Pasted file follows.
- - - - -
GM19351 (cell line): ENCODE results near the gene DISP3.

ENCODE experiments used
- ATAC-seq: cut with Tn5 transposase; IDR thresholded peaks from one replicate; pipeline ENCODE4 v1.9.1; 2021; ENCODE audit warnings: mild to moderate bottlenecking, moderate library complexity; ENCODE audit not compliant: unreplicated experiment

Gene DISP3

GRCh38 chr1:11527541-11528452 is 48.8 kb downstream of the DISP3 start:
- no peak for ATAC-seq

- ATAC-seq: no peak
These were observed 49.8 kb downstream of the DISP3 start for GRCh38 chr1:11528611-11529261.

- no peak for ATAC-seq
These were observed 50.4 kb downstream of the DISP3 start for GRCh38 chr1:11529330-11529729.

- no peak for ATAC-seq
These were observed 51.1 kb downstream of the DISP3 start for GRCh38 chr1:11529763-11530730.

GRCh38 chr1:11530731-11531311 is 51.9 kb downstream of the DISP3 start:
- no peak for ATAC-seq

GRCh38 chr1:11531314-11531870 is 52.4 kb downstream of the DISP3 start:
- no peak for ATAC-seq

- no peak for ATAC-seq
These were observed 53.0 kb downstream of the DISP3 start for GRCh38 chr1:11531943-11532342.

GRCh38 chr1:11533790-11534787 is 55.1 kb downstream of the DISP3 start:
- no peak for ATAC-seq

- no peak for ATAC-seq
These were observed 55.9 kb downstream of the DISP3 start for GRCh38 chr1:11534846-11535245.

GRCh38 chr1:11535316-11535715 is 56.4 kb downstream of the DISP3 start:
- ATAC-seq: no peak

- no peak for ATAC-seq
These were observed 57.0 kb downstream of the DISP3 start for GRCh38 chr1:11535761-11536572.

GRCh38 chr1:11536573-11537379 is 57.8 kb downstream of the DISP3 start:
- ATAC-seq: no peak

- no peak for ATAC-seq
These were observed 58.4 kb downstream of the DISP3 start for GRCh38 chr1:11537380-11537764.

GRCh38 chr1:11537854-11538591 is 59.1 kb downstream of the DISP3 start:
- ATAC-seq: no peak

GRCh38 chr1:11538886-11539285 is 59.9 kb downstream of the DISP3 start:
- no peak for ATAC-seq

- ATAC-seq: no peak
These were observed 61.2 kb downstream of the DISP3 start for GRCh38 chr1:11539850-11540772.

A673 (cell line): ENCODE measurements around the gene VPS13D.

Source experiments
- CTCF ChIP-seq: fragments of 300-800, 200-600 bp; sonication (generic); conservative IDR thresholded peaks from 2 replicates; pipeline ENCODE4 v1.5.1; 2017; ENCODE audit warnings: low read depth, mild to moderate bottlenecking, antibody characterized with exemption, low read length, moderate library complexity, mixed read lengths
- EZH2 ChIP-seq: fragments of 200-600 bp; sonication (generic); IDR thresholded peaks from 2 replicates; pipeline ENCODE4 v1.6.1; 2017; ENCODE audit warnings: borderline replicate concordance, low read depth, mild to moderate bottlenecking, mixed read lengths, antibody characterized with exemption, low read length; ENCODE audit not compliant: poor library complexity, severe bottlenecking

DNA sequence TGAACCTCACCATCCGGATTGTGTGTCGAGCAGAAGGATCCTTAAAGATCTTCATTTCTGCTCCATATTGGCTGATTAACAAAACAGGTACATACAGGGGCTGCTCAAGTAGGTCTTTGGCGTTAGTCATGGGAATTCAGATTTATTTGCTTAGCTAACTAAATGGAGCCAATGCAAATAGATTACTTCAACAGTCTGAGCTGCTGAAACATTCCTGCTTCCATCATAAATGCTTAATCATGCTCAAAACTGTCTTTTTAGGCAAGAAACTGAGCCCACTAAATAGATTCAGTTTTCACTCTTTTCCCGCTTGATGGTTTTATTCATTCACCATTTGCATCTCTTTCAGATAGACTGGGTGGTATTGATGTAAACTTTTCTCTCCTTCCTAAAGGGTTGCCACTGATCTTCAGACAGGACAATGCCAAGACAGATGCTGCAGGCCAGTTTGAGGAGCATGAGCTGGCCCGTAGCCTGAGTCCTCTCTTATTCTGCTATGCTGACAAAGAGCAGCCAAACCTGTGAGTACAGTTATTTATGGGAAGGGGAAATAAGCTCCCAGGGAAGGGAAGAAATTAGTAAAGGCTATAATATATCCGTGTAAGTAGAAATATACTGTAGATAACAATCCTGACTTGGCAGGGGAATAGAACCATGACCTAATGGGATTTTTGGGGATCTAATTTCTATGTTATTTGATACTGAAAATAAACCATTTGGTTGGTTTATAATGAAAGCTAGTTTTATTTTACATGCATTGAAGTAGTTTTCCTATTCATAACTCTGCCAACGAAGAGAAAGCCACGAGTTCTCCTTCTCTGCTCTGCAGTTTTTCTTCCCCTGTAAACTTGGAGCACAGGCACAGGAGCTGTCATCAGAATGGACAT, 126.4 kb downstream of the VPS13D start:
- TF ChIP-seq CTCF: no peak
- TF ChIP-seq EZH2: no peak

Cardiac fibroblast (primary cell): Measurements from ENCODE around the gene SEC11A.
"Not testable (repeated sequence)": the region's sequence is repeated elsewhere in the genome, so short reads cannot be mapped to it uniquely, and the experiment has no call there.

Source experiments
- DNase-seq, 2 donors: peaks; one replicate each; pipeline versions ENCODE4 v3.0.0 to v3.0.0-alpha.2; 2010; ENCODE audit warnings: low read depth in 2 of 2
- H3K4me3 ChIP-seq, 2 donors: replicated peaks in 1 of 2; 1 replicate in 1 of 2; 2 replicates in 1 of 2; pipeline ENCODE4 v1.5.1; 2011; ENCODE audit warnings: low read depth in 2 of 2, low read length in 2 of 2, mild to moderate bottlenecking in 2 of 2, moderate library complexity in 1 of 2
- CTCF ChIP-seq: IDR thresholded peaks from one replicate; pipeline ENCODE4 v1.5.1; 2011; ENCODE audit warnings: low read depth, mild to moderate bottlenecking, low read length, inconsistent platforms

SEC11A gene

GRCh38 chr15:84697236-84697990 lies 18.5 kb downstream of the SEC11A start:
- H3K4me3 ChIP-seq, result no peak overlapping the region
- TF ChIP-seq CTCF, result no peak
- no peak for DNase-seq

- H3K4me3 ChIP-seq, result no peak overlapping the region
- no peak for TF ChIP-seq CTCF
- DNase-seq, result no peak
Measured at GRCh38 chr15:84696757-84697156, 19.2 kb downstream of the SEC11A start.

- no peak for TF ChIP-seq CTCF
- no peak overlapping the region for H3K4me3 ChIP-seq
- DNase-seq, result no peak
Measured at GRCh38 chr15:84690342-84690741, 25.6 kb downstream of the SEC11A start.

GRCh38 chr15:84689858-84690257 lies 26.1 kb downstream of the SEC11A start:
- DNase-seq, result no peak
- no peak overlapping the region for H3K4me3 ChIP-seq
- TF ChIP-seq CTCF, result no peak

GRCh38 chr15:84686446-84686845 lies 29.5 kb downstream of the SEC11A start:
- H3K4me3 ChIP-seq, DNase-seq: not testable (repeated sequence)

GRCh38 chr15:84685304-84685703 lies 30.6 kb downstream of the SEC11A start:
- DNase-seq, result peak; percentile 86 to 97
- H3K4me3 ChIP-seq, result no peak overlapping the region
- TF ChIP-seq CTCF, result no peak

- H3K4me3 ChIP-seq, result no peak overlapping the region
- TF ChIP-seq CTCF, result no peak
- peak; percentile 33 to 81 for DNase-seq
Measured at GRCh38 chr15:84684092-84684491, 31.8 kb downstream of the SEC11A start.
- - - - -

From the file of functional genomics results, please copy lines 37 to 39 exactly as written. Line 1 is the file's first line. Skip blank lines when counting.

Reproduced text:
A673 (cell line): ENCODE measurements around the gene VPS13D.

Source experiments
- CTCF ChIP-seq: fragments of 300-800, 200-600 bp; sonication (generic); conservative IDR thresholded peaks from 2 replicates; pipeline ENCODE4 v1.5.1; 2017; ENCODE audit warnings: low read depth, mild to moderate bottlenecking, antibody characterized with exemption, low read length, moderate library complexity, mixed read lengths